Two town clerks, one in Barker and another in Granby, resigned their positions due to moral and religious objections to signing marriage certificates for same-sex couplees. For the same reason, a clerk in Guilderland announced she would continue in her position but would no longer officiate at any weddings, allowing another official to do so in her stead. The town clerk of Volney said she will not sign marriage certificates for same-sex couples unless forced to do so. Kathleen Rice, the district attorney for Nassau County, warned all town clerks within her jurisdiction they could face criminal charges if any refused to perform their duties with respect to same-sex marriages. Ledyard Town Clerk Rose Marie Belforti made state and national headlines when she notified the Town of Ledyard that she would not sign gay marriage certificates due to her religious beliefs. Belforti later delegated marriage applications to a deputy. Same-sex marriage advocates and some town residents criticized Belforti for taking this action, and resident Ed Easter attempted to unseat her in the fall of 2011. Belforti was re-elected by a substantial margin. Governor Cuomo took the position that municipal employees responsible for solemnizing or licensing marriages were obliged to solemnize and/or license same-sex marriage licenses as well. "If you can't enforce the law, then you shouldn't be in that position,” Cuomo said.
- Musician and New York native Lady Gaga, who had personally lobbied senators and had urged fans of her music to call or write their senators, stated on Twitter that "The revolution is ours to fight for love, justice+equality. Rejoice NY, and propose. We did it!!!"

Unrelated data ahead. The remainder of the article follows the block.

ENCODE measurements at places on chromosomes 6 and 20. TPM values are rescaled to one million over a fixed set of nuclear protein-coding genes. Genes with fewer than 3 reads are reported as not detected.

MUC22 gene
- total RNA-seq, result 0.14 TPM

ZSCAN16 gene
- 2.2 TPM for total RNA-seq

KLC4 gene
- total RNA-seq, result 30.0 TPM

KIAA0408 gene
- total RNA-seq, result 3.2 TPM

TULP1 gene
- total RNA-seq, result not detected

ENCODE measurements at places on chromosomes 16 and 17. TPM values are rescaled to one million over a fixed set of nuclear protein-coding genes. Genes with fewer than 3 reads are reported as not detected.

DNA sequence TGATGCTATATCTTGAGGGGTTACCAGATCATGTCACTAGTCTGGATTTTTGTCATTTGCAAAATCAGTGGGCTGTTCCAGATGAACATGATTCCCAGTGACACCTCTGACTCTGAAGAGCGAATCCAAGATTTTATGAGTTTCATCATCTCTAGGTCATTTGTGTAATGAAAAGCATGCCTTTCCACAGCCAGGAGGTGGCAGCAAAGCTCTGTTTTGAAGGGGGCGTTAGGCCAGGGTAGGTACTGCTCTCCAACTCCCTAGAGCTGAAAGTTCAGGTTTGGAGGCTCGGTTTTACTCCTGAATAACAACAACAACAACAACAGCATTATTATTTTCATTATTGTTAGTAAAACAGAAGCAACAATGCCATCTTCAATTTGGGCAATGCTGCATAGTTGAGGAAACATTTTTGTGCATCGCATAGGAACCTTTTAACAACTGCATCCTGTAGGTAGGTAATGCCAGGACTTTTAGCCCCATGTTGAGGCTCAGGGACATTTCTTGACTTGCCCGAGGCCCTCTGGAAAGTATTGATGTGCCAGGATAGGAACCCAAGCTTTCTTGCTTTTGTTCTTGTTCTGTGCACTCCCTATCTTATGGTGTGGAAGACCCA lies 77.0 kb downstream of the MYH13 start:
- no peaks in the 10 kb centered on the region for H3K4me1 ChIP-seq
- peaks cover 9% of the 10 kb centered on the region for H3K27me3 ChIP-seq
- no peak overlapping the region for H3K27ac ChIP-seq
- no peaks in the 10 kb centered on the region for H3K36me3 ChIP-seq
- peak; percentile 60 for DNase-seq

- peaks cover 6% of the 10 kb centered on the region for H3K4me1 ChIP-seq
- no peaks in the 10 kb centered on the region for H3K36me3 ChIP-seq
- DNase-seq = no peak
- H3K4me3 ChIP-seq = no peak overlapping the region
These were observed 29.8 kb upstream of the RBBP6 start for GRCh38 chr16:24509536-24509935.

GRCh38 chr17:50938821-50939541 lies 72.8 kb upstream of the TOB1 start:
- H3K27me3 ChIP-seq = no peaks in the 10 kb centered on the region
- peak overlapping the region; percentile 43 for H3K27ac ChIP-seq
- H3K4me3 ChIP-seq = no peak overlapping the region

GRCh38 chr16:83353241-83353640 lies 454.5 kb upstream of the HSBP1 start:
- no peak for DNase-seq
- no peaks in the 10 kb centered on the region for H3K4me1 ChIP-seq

- Wendy Williams posted to Twitter "Yay for Gay Marriage! NY, it's about time... jersey we're next! How you doin?"
- Cyndi Lauper stated that "I have never be[sic] prouder to be a lifelong New Yorker than I am today with the passage of marriage equality. "
- Country music singer Blake Shelton, previously the subject of a controversial misunderstanding on a comment about sexual advances by gay men, responded to a Twitter follower's question if Shelton was "happy gays can get married in new york now?” with the response, "Yes.. I'm very gay about it!!"
- Star Trek actor and California resident George Takei, who, with his husband Brad Altman, owns an apartment in New York City, said that "good waves coming from New York is going to make a profound influence on our situation here." Takei and Altman are among 18,000 same-sex couples who were married in California during the 2008 window period prior to the passage of Proposition 8 by referendum.
- At the 2011 BET Awards, Kerry Washington compared the situation to earlier prohibitions on interracial marriage, saying "we have to be very careful about legislating love in this country. If we say that people of a certain sexual orientation can't be married, we might go back to saying that people of different races can't be married. And we can't afford to do that."
Polling on same-sex marriage
Following the passage of the Marriage Equality Act, a Marist Poll taken in June 2011 reported that 55% of New York adults support the legalization of same-sex marriage, and 63% don't want the law overturned.
Four Republican state senators−Sens. James Alesi, Mark Grisanti, Roy McDonald, and Stephen Saland−voted in favor of same-sex marriage in 2011. Following their votes, the four senators received public support from New York City Mayor Michael Bloomberg, who scheduled a fundraiser for the four senators that was expected to raise $1.25 million. Mayor Bloomberg also made maximum contributions to each of their re-election campaigns.